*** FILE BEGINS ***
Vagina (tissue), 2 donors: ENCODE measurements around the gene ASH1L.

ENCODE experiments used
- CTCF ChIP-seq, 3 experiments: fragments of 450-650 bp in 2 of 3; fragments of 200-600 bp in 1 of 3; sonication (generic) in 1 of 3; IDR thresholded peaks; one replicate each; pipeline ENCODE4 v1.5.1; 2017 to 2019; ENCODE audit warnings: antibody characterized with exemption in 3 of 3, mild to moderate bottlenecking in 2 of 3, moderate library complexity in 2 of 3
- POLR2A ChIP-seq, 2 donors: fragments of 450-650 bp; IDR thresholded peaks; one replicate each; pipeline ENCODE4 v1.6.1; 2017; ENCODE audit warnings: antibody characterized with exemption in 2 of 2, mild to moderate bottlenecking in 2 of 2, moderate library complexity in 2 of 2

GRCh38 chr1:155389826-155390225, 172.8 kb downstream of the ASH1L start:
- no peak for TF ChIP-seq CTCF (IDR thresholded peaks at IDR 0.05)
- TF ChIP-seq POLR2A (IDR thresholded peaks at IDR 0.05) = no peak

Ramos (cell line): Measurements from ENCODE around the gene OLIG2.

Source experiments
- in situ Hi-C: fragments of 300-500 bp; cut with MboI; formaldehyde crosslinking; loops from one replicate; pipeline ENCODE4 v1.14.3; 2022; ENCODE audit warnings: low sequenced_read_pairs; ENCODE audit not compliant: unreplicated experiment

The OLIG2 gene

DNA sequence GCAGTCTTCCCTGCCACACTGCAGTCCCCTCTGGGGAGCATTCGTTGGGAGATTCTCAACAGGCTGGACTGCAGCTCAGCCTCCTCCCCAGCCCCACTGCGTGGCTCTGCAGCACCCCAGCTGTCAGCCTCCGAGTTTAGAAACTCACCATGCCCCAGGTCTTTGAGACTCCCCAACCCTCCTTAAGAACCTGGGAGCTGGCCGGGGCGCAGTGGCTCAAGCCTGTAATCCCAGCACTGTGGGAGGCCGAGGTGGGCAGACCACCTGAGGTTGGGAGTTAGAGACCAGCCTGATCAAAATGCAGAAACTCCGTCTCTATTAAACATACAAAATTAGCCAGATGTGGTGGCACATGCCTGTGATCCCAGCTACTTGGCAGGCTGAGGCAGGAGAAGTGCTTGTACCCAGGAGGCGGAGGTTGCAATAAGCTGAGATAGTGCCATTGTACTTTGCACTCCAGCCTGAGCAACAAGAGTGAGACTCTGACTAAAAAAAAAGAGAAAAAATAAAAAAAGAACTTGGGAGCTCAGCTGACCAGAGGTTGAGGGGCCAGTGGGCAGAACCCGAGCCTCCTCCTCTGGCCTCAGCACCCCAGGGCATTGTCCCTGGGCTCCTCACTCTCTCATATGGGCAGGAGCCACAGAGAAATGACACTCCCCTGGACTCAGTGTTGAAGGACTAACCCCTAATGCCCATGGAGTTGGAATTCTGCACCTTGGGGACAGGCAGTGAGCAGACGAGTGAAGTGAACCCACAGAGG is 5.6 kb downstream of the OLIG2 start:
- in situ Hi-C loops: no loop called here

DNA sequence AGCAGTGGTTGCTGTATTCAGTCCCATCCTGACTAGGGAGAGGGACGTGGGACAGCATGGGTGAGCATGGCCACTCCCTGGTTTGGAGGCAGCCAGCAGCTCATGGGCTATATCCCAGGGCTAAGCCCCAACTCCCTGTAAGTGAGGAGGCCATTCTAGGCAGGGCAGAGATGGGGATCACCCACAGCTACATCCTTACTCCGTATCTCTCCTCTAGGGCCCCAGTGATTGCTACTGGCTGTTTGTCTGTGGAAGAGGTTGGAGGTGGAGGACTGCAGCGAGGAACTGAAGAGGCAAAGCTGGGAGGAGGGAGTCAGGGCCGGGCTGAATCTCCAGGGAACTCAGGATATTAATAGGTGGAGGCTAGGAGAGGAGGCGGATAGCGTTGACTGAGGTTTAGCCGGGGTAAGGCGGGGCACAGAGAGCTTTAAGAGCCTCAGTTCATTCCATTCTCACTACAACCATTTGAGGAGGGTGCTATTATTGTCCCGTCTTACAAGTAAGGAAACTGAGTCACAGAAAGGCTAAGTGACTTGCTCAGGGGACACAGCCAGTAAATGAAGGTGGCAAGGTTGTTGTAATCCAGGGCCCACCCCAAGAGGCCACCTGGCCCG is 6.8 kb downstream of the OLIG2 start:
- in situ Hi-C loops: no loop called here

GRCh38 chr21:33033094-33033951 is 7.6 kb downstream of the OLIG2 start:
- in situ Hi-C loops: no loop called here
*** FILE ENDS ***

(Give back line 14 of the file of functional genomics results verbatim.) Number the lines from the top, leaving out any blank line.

DNA sequence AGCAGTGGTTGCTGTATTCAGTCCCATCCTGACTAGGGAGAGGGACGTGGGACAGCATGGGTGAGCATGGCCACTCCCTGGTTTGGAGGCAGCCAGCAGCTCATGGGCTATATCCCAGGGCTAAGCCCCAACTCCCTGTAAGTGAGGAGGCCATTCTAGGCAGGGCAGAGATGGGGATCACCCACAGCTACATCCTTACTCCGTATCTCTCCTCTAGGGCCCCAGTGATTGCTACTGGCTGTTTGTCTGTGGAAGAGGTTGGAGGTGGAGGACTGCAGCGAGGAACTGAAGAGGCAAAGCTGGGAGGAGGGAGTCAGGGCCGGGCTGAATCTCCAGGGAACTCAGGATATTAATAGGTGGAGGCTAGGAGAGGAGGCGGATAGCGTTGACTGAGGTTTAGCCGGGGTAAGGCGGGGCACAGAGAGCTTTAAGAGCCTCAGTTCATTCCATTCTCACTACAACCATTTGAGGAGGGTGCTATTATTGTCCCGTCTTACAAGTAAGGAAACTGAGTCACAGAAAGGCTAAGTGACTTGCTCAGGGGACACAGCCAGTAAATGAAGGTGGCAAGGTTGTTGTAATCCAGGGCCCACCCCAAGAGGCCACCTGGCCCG is 6.8 kb downstream of the OLIG2 start: